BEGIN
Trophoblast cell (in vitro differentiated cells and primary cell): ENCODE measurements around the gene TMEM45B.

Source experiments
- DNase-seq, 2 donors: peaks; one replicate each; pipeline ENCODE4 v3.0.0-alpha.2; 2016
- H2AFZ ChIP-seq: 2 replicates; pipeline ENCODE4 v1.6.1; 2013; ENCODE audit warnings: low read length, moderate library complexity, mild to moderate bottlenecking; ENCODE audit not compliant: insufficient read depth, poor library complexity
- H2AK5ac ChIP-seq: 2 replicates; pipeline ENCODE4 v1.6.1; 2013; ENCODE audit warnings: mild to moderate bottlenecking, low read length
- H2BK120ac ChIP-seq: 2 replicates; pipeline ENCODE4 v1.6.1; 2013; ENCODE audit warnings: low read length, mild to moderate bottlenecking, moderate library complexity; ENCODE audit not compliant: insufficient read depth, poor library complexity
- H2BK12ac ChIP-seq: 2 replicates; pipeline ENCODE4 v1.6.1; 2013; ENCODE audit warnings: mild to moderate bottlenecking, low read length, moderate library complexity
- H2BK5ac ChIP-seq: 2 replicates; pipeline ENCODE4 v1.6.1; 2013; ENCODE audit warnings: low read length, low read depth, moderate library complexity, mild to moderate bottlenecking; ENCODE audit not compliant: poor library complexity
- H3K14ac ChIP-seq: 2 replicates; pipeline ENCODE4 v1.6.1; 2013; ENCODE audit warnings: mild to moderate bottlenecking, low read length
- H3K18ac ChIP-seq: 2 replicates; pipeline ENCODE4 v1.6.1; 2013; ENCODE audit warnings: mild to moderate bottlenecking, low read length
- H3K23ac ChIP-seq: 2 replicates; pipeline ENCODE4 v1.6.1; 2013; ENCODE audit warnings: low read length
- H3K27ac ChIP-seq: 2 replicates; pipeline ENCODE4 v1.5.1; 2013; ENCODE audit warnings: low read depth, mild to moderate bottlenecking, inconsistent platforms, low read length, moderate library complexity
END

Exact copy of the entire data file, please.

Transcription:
Trophoblast cell (in vitro differentiated cells and primary cell): ENCODE measurements around the gene TMEM45B.

Source experiments
- DNase-seq, 2 donors: peaks; one replicate each; pipeline ENCODE4 v3.0.0-alpha.2; 2016
- H2AFZ ChIP-seq: 2 replicates; pipeline ENCODE4 v1.6.1; 2013; ENCODE audit warnings: low read length, moderate library complexity, mild to moderate bottlenecking; ENCODE audit not compliant: insufficient read depth, poor library complexity
- H2AK5ac ChIP-seq: 2 replicates; pipeline ENCODE4 v1.6.1; 2013; ENCODE audit warnings: mild to moderate bottlenecking, low read length
- H2BK120ac ChIP-seq: 2 replicates; pipeline ENCODE4 v1.6.1; 2013; ENCODE audit warnings: low read length, mild to moderate bottlenecking, moderate library complexity; ENCODE audit not compliant: insufficient read depth, poor library complexity
- H2BK12ac ChIP-seq: 2 replicates; pipeline ENCODE4 v1.6.1; 2013; ENCODE audit warnings: mild to moderate bottlenecking, low read length, moderate library complexity
- H2BK5ac ChIP-seq: 2 replicates; pipeline ENCODE4 v1.6.1; 2013; ENCODE audit warnings: low read length, low read depth, moderate library complexity, mild to moderate bottlenecking; ENCODE audit not compliant: poor library complexity
- H3K14ac ChIP-seq: 2 replicates; pipeline ENCODE4 v1.6.1; 2013; ENCODE audit warnings: mild to moderate bottlenecking, low read length
- H3K18ac ChIP-seq: 2 replicates; pipeline ENCODE4 v1.6.1; 2013; ENCODE audit warnings: mild to moderate bottlenecking, low read length
- H3K23ac ChIP-seq: 2 replicates; pipeline ENCODE4 v1.6.1; 2013; ENCODE audit warnings: low read length
- H3K27ac ChIP-seq: 2 replicates; pipeline ENCODE4 v1.5.1; 2013; ENCODE audit warnings: low read depth, mild to moderate bottlenecking, inconsistent platforms, low read length, moderate library complexity